In summary, this blog entry advocates against timing the market. It also discussed how I’ve learnt not to run my mouth to others seeking acknowledgement. I’ve taken the silent assassin approach. My ego no longer needs to be caressed. The fact is I am not that intelligent, and I understand that, and as I always advocate, play to your strengths and grow rich at the same time. In respect to my allocations, I will share this in another post. In other words, what I mean by this is, having 70% in equities for example, and 30% in bonds/cash.


(Dalio et al. 2017, 1)

I'd like to just touch base quickly on the growing concern of inequality throughout the world. This picture illustrates that the wealth of the top one-tenth of 1% of the population is about equal to the bottom 90% of the population. The last time this happened, we had the great depression. Obviously times are different today, but perhaps even more of a reason to get your finances in order and remain discipline and focused on reaching financial success.

In respect to my family portfolio, I have added 30% of the family monthly salary into AFIC.   
FAMILY PORTFOLIO CURRENTLY - OCTOBER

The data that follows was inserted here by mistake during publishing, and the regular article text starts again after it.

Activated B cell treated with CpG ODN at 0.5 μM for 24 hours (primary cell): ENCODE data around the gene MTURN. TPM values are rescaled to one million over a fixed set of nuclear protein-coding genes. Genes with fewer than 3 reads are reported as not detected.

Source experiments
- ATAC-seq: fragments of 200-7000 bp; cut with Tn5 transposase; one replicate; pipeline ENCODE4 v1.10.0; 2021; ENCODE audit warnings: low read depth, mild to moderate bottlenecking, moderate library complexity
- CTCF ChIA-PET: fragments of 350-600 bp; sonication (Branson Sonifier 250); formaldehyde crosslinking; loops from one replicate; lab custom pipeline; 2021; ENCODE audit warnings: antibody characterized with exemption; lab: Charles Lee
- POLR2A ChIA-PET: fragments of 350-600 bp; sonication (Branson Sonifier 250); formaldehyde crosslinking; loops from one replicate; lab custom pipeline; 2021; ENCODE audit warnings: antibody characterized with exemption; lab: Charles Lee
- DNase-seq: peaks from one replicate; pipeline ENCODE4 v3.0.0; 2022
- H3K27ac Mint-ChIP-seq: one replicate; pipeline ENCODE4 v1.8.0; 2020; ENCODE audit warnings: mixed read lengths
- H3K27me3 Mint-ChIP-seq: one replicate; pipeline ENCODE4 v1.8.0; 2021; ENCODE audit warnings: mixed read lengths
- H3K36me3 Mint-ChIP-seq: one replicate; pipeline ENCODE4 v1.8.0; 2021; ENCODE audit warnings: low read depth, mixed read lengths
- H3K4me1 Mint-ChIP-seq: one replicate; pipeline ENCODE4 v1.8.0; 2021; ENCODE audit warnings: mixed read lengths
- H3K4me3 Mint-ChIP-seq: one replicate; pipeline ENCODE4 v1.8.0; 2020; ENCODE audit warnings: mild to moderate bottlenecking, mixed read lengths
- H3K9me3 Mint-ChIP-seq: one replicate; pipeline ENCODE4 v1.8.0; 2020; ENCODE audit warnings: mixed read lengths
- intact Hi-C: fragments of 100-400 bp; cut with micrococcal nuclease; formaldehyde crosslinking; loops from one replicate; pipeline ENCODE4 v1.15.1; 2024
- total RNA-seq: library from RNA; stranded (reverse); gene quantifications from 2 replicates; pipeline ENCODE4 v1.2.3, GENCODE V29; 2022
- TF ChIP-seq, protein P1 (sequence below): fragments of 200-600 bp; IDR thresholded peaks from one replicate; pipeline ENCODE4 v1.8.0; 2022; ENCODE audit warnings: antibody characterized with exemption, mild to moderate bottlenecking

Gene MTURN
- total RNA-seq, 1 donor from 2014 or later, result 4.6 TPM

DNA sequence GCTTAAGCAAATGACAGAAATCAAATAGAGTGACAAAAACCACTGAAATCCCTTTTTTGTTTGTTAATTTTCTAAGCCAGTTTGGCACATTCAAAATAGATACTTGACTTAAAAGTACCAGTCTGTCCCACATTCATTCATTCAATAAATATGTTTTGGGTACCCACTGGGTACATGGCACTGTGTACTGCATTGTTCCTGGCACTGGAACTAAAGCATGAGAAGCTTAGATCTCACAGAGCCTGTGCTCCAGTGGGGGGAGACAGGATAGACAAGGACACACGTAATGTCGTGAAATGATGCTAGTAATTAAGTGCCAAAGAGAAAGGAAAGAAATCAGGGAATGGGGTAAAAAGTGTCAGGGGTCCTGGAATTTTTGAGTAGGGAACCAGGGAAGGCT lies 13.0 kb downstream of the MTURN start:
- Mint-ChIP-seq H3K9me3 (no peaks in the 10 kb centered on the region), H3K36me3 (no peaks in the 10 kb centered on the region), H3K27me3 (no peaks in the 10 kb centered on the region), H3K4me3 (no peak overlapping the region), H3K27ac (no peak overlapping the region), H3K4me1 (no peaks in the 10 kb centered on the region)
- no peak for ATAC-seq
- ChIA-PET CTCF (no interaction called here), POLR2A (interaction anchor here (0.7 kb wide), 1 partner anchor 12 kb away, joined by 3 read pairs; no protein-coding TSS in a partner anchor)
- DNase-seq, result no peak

+$2195
Net Worth $77,406 (excluding super) 
ANZ
BKI - LIC
MLT - LIC
VDHG - ETF
AFIC – LIC
Stay tuned for my ongoing progress as each month passes ... 

References



Metcalfe, Guy. 2018. "The Mathematics Of Market Timing". PLOS ONE 13 (7): e0200561. doi:10.1371/journal.pone.0200561.

https://www.bridgewater.com/resources/bwam102317.pdf





Disclaimer: The information on this website is general information and should not be taken as financial advise. I am simply documenting my journey and experience. I am also not a licensed Financial Adviser. You should always seek independent legal, financial, taxation and other advise that relates to your unique circumstances. The Incompetent Investor is not liable for any loss caused, whether due to negligence or otherwise arising from the use of, or reliance on, the information provided directly or indirectly, by use of this website. 

2 comments:

  1. Solid post, not only about being thoughtful/balanced in investment decisions but also recognising how ego plays a part in swaying decision making.

    ReplyDelete